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 All,

 

I have a two part question...

 

1. I am starting at a new company (in a managerial position) and want to make a good impression and would like to know how to figure out the recommended attire? Previous companies have been very casual (nice jeans, button up, and loafers puts me in the top 5% of employees). This new company is in a "traditional" industry but I'm working in their "startup" minded digital division.

 

2. Given my employment history in the past I don't feel educated enough on general options for men's dress attire (traditional, business casual, when to wear what and why). Any good resources or recommendations for learning the ropes when it comes to all things men's attire?

Thanks for the help - I appreciate it,

Tim

 

jrb3's picture

Congratulations on the new position!

What I've done, with success, has been to dress like my eventual supervisor (or peer equivalent) dressed when I interviewed.  As I learn more about the department I'm in, and who outside the department I'm working with, I adjust my wardrobe to fit the situation.  Often that means I'm in a button-down shirt, slacks, a navy blue jacket, and a tie stashed in the jacket pocket in case I need to spend time with a more suit-oriented crowd.  One job, all my peers were in grungy T-shirts and shorts for no good reason I could tell.  I wasn't comfortable in anything less than clean polo and slacks.  It worked out okay -- we agreed to disagree on clothes and the working relationships blossomed greatly.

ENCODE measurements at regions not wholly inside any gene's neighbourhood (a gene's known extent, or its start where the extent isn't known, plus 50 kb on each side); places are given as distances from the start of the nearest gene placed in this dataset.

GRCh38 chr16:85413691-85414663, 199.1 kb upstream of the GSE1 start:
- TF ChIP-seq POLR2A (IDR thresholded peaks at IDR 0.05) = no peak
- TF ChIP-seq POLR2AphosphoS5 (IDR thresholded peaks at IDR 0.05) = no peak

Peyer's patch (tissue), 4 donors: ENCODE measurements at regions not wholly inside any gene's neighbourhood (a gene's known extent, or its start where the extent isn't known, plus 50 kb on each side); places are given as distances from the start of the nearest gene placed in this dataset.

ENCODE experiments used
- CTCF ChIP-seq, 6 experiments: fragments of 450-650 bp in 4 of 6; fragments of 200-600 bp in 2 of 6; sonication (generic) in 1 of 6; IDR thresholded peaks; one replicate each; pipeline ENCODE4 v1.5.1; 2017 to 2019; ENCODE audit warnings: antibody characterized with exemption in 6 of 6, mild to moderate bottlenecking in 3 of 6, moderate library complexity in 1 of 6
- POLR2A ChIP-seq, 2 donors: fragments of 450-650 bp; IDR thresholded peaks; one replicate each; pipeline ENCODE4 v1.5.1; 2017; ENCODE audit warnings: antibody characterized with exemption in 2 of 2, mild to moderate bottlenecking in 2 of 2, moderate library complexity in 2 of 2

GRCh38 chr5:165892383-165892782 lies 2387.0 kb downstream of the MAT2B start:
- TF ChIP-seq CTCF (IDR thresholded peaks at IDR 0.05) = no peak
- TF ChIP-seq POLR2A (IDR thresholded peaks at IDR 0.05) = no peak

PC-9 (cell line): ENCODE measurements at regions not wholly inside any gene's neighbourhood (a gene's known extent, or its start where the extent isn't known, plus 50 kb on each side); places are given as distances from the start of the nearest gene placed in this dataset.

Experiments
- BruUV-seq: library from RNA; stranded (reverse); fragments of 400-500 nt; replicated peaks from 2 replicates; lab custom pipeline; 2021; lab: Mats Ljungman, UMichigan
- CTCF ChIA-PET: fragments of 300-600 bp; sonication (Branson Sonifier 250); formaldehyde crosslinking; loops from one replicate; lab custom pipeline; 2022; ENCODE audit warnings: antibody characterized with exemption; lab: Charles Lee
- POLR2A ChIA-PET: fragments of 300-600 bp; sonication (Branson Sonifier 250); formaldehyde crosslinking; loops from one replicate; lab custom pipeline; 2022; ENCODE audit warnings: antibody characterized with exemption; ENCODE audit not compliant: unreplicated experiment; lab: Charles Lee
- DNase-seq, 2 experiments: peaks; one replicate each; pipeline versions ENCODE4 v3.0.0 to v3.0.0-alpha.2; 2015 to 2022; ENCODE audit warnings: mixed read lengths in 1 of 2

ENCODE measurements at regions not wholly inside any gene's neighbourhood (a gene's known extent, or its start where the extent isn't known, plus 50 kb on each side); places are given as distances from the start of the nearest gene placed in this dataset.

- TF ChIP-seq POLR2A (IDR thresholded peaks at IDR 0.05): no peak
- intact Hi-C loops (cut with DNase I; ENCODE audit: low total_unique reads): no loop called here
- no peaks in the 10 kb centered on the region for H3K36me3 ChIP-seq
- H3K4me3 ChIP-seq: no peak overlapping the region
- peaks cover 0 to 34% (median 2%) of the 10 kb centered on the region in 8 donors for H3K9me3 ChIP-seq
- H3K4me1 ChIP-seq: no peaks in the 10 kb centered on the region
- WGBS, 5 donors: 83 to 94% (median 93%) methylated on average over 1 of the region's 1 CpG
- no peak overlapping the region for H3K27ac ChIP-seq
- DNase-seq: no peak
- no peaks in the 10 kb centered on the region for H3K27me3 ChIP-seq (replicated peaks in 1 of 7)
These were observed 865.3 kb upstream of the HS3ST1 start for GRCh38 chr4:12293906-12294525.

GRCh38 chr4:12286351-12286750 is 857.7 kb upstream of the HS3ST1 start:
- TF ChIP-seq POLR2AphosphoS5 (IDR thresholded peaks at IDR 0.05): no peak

Look up the book "Dress for Success" for good basic advice.  I found it quite helpful, though don't borrow my copy as it's thirty years out of date. :-)  It should have updates or successors.

tlhausmann's picture

Dressing to "fit in" doesn't have to be complicated.

When I worked (computer scientist) in a research lab for a large, multinational corporation...I wore slacks, sport coat, and tie. I usually hung up the sport coat after arriving. Within a week my supervisor swung by my cube and said "You know, you don't need to wear a tie here."  I think, in part, it appeared to me that the only folks wearing ties around there were higher up in the food chain.

Nevertheless, having quality slacks, sport coat, and/or tie enabled me to fit in just about any group by just adding or dropping the coat & tie as my group meetings changed through the day. Further, when it came time to brief company execs on the results of the project on short notice...I was always ready.

MT guidance, if I recall from their earliest podcasts, is to dress like your boss' boss.

mfculbert's picture

Call and ask your new boss or HR contact. Then step up your dress a little bit the first days while you make a good impression. It may be a bit of a pinch to make the call but that is a lot better then a whole day of being dressed improperly.

timbarcz's picture

I got a book at the library and I'm glad I swallowed pride and asked, the response I got was (summary) "for your position we would like to see business professional" which was/is a step up from what I was thinking.

 

 

GlennR's picture

Years ago in my Toastmasters class a member got up and delivered a speech on "clothing catastrophes at work." This speaker worked in the tech industry, where according to her, there were some especially egregious mistakes.

It's not enough to know which style or level of clothes to successfully wear. For example, in business casual, if you don't know your shoes should be the same color as your belt, then you need to ramp up your knowledge. If you're wearing business casual, you should be wearing shoes that should be polished. (It takes about 7 minutes for me to polish mine.)